|Participants of the Northeast Conference for Undergraduate Women in Physics at Penn State|
I recently had the privilege of being an invited speaker at the Northeast Conference for Undergraduate Women in Physics at Penn State on January 17-19. It was a three-day regional conference for undergraduates interested in physics and one of eight regional physics conferences organized by the American Physical Society. I spoke on gender issues: unconscious bias, stereotype threat, and impostor syndrome. It was a fantastic experience. The young women I met were smart, articulate, and confident. They listened attentively, laughed when appropriate, and asked insightful questions. In fact, the question time went way over and spilled well into the slot scheduled for lunch. I came away with the feeling that, if these women were any indication, then the future of physics was in good hands.
One of the questions they asked was about how to respond to their male classmates who taunted them about attending a conference about women in physics. What about the men? This is an all too familiar theme. I’ve heard the same type of sentiment expressed by both men and women about attendance at the Women in Astronomy conferences, about the continuation of the AAS solar physics division’s women’s lunch, and about the very existence of the Committee on the Status of Women in Astronomy. It may not be easy to justify these efforts if you have not had some time to think about them, but as a longtime member of CSWA, I’ve had plenty of time. The answer I shared with an auditorium full of young women went something like this: when men become an underrepresented group in physics and astronomy, they can have their own conferences, lunches, and committees to promote gender equality. Heck, if that happens before I retire, I would be happy to join the Committee on the Status of Men in Astronomy and help identify and overcome issues holding men back.
Every once in a while, it is good to remind ourselves of the mission statement: The CSWA strives to create a climate of equal opportunity in hiring, promotion, salary, and in access to research opportunities and infrastructure at all levels within the field of astronomy ranging from undergraduate and graduate programs and then throughout a career in teaching, research, and/or other astronomy-related fields such as public outreach.
In short, CSWA works to put itself out of business!
And that brings us to Affirmative Action, the topic of another of the many questions posed by the participants of the conference. What did I think of affirmative action? Did I think it had a place in modern academia? I answered that the physics and astronomy communities have suffered for too long under the yoke of affirmative action policies. (Not the answer you were expecting from the chair of CSWA? Please don’t stop reading here! There is a point to be made.) If policies give precedence to one gender over the other or one ethnic group over the others, then all science suffers. It means that we do not have a system based on merit, excellence, and ability. It means that too many people with the potential to do excellent science cannot get the training or the opportunities they need to compete. It means that we do not have a level playing field, and that some aspiring scientists will have to work twice as hard to be considered half as good.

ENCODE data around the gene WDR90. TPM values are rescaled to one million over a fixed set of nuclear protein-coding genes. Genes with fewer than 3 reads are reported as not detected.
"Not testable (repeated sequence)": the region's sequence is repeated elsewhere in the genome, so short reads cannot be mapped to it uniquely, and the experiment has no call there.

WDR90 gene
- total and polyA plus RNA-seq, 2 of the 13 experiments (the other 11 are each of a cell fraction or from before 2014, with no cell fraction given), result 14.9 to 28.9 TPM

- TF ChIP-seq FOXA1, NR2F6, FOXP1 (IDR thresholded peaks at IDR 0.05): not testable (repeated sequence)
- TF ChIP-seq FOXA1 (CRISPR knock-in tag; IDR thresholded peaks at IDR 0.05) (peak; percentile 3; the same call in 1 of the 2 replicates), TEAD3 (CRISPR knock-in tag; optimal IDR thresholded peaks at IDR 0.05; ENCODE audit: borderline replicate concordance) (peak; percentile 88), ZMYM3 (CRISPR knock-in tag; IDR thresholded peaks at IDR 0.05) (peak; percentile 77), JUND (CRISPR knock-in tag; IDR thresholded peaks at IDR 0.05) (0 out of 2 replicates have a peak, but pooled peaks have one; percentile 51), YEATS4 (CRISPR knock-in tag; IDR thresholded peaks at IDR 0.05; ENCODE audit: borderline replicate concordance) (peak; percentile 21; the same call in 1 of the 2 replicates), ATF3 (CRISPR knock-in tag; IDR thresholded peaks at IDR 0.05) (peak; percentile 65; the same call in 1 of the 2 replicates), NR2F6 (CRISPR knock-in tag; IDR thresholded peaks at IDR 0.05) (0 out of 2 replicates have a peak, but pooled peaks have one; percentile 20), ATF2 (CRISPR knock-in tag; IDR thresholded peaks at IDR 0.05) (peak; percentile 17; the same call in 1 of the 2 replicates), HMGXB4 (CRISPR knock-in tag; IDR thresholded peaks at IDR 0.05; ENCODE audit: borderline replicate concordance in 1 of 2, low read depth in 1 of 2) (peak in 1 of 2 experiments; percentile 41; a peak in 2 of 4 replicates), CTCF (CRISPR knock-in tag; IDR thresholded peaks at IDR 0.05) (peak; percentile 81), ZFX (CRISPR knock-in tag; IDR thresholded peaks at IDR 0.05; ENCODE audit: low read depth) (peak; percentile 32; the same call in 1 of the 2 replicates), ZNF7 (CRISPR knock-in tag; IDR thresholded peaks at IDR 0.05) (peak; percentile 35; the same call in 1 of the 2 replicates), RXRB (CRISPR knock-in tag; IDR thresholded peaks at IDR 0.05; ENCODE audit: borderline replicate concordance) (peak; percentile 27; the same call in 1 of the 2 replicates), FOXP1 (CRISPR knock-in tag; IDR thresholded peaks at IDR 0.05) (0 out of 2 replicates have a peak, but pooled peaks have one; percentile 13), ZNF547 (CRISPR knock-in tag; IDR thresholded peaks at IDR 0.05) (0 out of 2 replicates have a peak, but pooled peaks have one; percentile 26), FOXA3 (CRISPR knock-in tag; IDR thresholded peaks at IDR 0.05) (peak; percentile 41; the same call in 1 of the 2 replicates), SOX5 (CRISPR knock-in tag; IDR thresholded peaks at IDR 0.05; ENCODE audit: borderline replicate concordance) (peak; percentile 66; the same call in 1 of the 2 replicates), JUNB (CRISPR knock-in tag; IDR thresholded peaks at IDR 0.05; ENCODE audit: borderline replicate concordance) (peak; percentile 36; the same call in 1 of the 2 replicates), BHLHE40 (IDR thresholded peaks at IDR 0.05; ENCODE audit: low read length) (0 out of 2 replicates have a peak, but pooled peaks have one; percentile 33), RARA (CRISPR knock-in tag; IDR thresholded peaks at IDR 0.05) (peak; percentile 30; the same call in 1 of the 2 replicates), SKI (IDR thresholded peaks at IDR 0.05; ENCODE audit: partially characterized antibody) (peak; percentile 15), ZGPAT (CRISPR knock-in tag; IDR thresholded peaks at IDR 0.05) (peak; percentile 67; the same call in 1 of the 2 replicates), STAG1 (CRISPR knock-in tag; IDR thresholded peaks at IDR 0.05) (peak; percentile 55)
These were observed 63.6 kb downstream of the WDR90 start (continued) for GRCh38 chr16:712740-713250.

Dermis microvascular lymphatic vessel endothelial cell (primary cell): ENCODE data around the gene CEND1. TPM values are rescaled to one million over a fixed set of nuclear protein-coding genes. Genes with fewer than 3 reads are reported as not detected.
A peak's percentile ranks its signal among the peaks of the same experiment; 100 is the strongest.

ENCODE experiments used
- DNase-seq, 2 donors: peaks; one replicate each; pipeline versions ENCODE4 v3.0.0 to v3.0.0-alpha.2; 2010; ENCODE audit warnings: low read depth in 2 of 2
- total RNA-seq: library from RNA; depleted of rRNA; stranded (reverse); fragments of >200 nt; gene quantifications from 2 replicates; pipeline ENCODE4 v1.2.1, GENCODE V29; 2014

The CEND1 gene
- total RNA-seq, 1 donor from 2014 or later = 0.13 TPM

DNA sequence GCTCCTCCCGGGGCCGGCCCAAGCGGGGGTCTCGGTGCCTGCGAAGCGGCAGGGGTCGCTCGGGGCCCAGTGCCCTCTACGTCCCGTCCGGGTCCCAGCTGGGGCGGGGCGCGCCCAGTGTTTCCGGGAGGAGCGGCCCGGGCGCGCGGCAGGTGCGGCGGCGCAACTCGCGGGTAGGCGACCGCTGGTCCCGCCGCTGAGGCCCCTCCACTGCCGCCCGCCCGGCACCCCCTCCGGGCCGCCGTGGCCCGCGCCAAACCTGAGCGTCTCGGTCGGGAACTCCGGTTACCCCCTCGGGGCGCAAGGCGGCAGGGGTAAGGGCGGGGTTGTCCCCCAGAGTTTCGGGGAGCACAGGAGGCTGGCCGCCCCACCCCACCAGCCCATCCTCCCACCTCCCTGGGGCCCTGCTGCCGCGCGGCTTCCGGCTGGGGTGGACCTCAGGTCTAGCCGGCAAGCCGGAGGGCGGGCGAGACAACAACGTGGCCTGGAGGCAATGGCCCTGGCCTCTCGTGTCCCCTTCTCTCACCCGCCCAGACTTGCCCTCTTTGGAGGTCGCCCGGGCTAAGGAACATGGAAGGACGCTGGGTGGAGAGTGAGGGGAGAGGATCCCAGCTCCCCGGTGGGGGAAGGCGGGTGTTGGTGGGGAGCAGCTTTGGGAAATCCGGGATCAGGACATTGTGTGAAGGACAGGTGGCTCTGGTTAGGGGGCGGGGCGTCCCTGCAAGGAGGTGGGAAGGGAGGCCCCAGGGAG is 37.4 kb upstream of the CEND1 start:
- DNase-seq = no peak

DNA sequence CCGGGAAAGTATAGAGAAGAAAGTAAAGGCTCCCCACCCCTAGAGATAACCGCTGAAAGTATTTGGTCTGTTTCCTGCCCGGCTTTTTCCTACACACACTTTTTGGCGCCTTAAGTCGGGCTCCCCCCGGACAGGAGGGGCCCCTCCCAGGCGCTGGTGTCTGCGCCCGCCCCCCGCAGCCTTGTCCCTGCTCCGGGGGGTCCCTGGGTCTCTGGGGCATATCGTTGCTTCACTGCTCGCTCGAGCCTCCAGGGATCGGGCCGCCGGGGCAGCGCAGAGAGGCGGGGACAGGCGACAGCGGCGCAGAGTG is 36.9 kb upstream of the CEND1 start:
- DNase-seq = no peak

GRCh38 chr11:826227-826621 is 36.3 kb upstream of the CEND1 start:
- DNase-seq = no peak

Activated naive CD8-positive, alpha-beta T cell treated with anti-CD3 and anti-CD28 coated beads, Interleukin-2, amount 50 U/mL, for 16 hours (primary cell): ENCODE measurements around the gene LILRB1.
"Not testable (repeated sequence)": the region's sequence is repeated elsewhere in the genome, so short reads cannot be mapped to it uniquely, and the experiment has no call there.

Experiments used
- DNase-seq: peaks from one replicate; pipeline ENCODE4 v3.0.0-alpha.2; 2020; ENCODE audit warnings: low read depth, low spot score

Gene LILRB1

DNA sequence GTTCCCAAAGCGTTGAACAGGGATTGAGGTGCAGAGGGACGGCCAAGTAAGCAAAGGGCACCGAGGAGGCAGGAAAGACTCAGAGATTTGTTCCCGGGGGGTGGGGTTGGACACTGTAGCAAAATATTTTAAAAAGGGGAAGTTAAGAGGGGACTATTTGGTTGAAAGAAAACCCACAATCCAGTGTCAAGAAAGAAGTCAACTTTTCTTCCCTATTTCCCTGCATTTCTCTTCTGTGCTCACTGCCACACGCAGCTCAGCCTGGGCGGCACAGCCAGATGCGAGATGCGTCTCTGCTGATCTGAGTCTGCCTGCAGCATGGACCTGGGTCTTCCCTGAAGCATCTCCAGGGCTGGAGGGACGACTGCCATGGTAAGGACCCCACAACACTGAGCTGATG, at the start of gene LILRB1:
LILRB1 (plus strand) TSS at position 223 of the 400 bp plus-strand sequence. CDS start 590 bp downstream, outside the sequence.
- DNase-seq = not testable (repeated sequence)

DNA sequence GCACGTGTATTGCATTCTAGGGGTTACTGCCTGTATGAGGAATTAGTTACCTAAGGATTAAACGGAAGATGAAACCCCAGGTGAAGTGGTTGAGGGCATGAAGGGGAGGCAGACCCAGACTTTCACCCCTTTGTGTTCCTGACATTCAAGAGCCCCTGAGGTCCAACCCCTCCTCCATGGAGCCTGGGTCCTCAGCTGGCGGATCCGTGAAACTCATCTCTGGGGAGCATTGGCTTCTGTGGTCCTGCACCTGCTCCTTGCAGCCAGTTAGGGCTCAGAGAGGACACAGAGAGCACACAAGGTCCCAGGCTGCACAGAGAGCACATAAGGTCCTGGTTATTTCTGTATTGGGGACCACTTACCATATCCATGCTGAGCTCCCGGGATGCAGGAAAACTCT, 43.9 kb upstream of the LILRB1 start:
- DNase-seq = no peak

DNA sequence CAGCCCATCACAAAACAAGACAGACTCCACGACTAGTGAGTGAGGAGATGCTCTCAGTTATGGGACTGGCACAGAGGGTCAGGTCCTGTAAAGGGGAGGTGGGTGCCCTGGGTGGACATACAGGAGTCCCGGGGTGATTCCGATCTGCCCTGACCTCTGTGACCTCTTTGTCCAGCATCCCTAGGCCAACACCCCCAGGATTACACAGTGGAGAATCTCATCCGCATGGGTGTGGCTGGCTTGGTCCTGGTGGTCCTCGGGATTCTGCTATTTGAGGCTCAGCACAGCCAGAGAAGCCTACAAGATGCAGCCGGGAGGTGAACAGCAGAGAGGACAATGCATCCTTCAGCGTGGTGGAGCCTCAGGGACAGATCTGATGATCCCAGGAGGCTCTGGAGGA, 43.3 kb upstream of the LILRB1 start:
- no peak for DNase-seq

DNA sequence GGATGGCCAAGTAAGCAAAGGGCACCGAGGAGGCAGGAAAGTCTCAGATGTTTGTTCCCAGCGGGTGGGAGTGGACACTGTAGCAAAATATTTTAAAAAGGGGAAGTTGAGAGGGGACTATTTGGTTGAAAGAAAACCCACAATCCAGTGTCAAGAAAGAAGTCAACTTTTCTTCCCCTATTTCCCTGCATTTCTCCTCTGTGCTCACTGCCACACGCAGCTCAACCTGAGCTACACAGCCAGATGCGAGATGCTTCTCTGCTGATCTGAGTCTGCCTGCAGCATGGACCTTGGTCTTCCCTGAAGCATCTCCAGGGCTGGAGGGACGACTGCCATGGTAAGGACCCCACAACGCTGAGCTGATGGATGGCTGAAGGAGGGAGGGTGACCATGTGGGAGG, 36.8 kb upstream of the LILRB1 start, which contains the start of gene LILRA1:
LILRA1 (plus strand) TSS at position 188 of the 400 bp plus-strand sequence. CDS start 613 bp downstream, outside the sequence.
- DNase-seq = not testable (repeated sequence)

In fact, history shows us that affirmative action has negatively affected science for all too long. In many cases, there was an official policy favoring one minority over the rest. In other cases, it was tradition, common practice, or the social norm. If you have not yet caught on, let me spell it out for you. The affirmative actions I’m talking about are the policies and procedures that favored white men over all other groups. Women and people of color were excluded from universities and jobs. Over many centuries, they were not even taught to read and write. Without these basic skills, how then could they be expected to make scientific discoveries?
It has only been in the past 50 years that some centuries-old notions about women have been disproved – that women’s brains were wired differently than men’s brains, that women were incapable of complex thought, that their place was in the home, that they were nurturing rather than logical, that they needed to be protected. How then can women even understand science let alone contribute to it? These outdated notions helped to contribute to the lopsided gender dynamic as represented in this famous photo of the participants of the Fourth Solvay Physics Conference that took place in Brussels in 1924. Marie Curie (third from the left in the front row) is the only woman. In fact, Marie Curie is the only “woman physicist” that most people remember.
Affirmative action is damaging when it favors one minority at the expense of others and leads to a vast imbalance, as in the case describe above for white men. I do believe, however, that it can have positive effects when it is used in an attempt to restore equilibrium to an unbalanced system. We can use it to help compensate not only for centuries of overt discrimination and decades of sexual harassment, but also for ongoing hurtles like unconscious bias, stereotype threat, and impostor syndrome, the very subjects of my talk at the Penn State conference.
If we try to contemplate the physics of the future, then excellence should have no gender, no race and no sexual orientation.